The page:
September 30, 2017 – January 21, 2018
Opening Reception Thursday, October 19, 6pm – 8pm
Dorothy Wagner Wallis Director, The Baltimore Museum of Art
Senior Programming and Research Curator, The Baltimore Museum of Art
image credit: Norman Lewis, Afternoon, 1969, Oil on canvas; 72 x 88 in., Collection of Pamela Joyner, © Estate of Norman Lewis, Courtesy of Michael Rosenfeld Gallery LLC, New York, NY [Photo: Courtesy of the Art Institute of Chicago, www.artic.edu]
Solidary and Solitary, drawn from the Joyner/Giuffrida collection, tells the history of art by African-American artists from the 1940s to the present moment. That story is a complicated one, woven from the threads of debates about how to represent blackness; social struggle and change; and migrations and diasporas, particularly in relation to Africa, a recent area of expansion for the collection. The collection is primarily focused on abstract art, broadly understood; this is a meaningful political focus, rather than a stylistic preference. For black artists, abstraction is charged with the refusal of representation that is socially dictated, both by racist stereotypes of the dominant culture, and the pressure from within the black community to create positive imagery. Abstract art as a practice embodies the possibility of individual freedom and autonomy, even within larger social identities. The Joyner Giuffrida Collection has emphasized and celebrated individual specificity and achievement in collecting the work of many artists in-depth, even as it also ties the artists together in an intergenerational history. That intergenerational history is a story of mutual aid and care, of artistic inspiration—the power for a young artist of seeing another black person as a creative producer. The final element of Solidary and Solitary is implicit: the historical support of African-American collectors that has made it possible for generations of artists to sustain a livelihood and career outside the mainstream. Today, those collectors, together with scholars, curators, and other supporters, have been instrumental in claiming a seat at the central table for these artists. Solidary and Solitary celebrates the achievement of individual artists, the collective history told by their art, and the social changes that have changed the way we understand art history in the broadest sense.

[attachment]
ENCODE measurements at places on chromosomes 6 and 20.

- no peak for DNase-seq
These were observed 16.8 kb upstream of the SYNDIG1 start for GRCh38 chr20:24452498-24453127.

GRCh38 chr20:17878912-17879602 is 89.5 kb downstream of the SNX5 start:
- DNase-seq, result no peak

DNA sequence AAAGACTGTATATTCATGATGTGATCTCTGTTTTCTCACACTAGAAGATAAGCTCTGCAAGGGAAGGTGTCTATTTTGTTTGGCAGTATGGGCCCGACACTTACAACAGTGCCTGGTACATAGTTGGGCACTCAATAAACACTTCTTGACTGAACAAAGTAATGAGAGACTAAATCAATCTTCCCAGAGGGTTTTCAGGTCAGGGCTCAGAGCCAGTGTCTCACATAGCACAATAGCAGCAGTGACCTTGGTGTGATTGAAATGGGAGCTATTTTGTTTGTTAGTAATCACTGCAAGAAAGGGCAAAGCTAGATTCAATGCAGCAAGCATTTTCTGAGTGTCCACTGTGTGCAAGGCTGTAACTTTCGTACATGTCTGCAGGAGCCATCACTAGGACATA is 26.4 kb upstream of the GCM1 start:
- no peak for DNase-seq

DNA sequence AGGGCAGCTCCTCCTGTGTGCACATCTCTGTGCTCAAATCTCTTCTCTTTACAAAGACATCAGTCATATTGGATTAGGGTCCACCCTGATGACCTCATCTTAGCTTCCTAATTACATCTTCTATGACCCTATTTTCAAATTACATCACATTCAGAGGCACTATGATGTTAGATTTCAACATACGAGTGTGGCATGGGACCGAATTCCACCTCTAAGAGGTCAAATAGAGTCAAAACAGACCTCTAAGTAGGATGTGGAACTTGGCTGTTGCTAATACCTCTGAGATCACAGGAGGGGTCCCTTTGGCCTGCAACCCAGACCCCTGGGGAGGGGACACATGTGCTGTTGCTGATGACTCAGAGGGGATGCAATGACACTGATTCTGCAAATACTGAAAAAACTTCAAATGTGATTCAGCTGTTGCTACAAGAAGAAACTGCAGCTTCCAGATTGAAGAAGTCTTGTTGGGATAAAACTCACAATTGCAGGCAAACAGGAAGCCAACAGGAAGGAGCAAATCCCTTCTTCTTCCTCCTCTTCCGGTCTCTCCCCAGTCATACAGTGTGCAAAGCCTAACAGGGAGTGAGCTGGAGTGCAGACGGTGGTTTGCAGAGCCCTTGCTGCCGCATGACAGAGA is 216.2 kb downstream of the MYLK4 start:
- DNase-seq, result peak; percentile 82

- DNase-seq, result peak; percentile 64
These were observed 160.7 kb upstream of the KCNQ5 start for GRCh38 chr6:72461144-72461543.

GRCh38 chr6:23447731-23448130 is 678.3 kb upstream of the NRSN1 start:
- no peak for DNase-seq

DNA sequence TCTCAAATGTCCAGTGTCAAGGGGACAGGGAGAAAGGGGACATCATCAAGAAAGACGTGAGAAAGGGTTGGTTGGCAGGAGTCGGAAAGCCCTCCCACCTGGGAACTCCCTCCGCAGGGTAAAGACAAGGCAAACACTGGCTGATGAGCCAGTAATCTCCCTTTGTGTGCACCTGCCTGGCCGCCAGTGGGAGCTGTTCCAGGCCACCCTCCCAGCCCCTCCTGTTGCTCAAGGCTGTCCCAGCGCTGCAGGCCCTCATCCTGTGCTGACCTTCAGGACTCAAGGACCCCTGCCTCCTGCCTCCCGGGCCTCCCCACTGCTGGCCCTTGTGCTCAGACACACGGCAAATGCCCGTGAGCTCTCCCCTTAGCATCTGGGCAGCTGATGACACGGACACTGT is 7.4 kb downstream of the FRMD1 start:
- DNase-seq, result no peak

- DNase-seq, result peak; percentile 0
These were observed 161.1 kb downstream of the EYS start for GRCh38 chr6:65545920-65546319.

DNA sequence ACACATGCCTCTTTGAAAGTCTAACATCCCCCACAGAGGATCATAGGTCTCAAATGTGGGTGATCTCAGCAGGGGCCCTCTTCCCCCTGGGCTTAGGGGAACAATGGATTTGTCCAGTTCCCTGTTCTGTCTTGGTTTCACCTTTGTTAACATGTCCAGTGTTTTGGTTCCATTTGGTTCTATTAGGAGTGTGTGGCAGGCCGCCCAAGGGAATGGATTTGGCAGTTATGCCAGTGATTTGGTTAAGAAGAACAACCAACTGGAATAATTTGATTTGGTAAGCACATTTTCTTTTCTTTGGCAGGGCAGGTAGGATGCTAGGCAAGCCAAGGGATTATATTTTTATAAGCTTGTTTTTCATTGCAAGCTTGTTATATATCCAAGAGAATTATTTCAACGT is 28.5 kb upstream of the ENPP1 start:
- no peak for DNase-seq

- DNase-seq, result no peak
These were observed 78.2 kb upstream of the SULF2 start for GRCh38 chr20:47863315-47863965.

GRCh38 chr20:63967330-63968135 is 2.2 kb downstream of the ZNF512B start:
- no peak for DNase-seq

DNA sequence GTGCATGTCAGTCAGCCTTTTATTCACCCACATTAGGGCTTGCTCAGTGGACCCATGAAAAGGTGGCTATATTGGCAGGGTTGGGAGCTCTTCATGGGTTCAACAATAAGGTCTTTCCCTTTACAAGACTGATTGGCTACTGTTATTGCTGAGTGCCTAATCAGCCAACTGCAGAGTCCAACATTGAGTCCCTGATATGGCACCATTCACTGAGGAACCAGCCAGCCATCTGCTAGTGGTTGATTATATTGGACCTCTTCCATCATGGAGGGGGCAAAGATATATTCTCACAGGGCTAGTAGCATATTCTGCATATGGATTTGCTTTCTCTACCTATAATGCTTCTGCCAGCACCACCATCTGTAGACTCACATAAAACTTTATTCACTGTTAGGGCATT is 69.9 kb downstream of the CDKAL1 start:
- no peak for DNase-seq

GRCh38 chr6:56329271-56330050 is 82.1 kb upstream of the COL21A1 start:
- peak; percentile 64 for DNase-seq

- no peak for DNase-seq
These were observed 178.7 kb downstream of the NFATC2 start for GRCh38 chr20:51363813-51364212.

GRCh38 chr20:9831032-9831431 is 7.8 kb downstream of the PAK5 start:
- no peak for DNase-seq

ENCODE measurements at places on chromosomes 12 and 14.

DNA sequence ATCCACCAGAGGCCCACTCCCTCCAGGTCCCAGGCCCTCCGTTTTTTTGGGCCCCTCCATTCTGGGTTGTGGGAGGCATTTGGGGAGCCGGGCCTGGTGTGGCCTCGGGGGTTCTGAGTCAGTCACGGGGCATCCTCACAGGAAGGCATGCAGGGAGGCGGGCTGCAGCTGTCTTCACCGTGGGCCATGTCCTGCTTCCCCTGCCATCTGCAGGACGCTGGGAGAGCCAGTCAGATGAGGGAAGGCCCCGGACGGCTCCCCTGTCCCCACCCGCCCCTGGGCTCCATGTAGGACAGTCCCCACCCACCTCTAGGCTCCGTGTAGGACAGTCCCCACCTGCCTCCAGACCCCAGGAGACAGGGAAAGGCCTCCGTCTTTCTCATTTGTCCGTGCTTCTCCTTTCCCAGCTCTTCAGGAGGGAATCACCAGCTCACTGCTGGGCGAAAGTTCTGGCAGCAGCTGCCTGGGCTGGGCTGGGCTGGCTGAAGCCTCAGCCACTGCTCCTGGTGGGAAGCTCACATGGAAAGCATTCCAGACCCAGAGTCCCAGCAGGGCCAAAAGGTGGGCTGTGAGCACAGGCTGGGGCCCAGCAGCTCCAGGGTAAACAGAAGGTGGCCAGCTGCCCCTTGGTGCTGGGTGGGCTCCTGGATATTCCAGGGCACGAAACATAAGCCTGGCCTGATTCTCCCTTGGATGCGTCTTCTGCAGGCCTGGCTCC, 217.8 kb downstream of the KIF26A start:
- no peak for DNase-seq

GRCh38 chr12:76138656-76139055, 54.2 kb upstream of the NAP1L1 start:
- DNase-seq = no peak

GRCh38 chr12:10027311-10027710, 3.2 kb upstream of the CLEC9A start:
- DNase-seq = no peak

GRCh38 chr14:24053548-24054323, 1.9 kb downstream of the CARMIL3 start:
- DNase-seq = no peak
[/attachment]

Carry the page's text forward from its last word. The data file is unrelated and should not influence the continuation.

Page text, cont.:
It is essential that these histories be told, that the possibilities of individual achievement, collective identity, and genuine, institutional social change be made vivid, concrete, and beautiful. Only by remembering and understanding these histories can we move forward towards a different future, collectively imagined.